Show and Tell: How to Disclose Your HIV Status to Your Kids
"Never, no time, not ever." That was Mary's reaction when asked if she had considered telling her three children she is living with HIV. Mary and her oldest daughter, Lydia, emigrated from Sub-Saharan Africa to Canada when Lydia was an infant. Learning that she was HIV positive in the early 2000s was an extremely difficult time in Mary's life, but she was enormously relieved to discover that her baby had not contracted the virus. After settling in Canada, Mary got married and had two more children. Her HIV was well controlled and she was active in her family life and in her community.
When Mary first came to The Teresa Group [an organization that serves families affected by HIV], the only person she had told about her HIV was her husband. But Lydia, then 14, had started asking Mary about her medications -- what were they and why was she taking them? -- and Mary needed some help. The family support coordinator encouraged Mary to bring her daughter in to assess how ready they both were for a disclosure conversation.
When Lydia subsequently spoke to a counsellor, she asked, "Why does my mother lie to me? She says she's fine but she takes pills every day and she won't tell me why. When I ask her, she avoids the question. Is she sick? Is she going to die?" The girl's imagination was running wild.
Parents are often reluctant to disclose their HIV status to their children and many say that they intend to never tell. But as kids grow older, they can often sense that something is up, and start to wonder what's going on.
What Concerns Parents?
At first Mary said her children were too young -- to understand what HIV is, to keep it a secret and to know about sex. These were things Mary felt she never wanted to get into with her kids, no matter how old they were. She also didn't want to worry them. They were doing so well at school and in sports and with their friends, and she didn't want to disrupt their lives.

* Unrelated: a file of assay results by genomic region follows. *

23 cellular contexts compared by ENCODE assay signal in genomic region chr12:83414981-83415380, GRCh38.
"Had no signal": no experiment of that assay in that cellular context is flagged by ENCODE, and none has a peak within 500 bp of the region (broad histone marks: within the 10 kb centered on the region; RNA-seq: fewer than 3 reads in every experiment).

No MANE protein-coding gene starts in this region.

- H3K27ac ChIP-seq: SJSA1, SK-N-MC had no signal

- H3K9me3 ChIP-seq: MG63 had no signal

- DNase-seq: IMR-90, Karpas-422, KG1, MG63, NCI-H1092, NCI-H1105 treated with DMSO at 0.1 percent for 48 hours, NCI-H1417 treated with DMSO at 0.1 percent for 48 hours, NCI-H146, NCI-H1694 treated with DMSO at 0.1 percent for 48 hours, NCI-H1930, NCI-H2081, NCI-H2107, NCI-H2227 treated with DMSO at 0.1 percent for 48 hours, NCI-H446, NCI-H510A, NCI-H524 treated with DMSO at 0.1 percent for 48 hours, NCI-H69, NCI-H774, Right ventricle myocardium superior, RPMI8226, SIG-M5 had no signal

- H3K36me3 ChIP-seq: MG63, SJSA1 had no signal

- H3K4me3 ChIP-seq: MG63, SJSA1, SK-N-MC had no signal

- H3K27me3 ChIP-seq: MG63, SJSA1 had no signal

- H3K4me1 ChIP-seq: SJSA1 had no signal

After a longer conversation with a counsellor, Mary began to voice some of her deeper and more troubling fears. She also didn't want her children to know about something that had filled her with pain, shame and guilt. She had contracted HIV in a context of violence and trauma and had done a lot of work to come to terms with that. She didn't want to dig it all up and tell her children about it.
Like most parents, her instinct was to protect her children. She didn't want to see the look on their faces as she passed her "burden" on to them. She was also afraid that they would judge her. She feared that they would look at her and think about her differently and she didn't know how she would deal with that.
What Are the Experiences of Children?
By the time she was 14, Lydia had become angry and confused. She knew her mother was taking medications for something but whenever she asked why, she felt brushed aside or her mother changed the subject. Lydia grew resentful -- and scared. "It must be something really bad or she'd tell me," Lydia speculated to the counsellor. "Doesn't she trust me? Maybe she has cancer like my friend's mom. Maybe she's going to die. I can't think about her dying, I can't."
This kind of situation is not uncommon. Although it might seem easier to not talk about HIV with your children, research shows that generally there are some definite benefits to disclosing for both parents and kids -- provided that the way children are told is planned and age-appropriate and that the person disclosing is well supported and feels confident enough to deal with whatever issues and questions might emerge.
Several studies have suggested that disclosure can benefit an HIV-positive parent's mental health, adherence to HIV medications and family relationships. Research has also shown that disclosure can improve a child's emotional and social well-being. Children report feeling better prepared for the future, more involved in family decision-making and closer to their parents. While they might initially be worried, sad, shocked or angry, these feelings tend to diminish over time and younger children, in particular, seem to experience no significant long-term problems as a result of learning of their parent's HIV status. HIV tends to become normalized in their lives, especially if the parent's health remains good. The literature suggests that few parents regret disclosing, and that doing so often leads to a stronger parent-child relationship.
This article was provided by Canadian AIDS Treatment Information Exchange. It is a part of the publication The Positive Side. Visit CATIE's Web site to find out more about their activities, publications and services.
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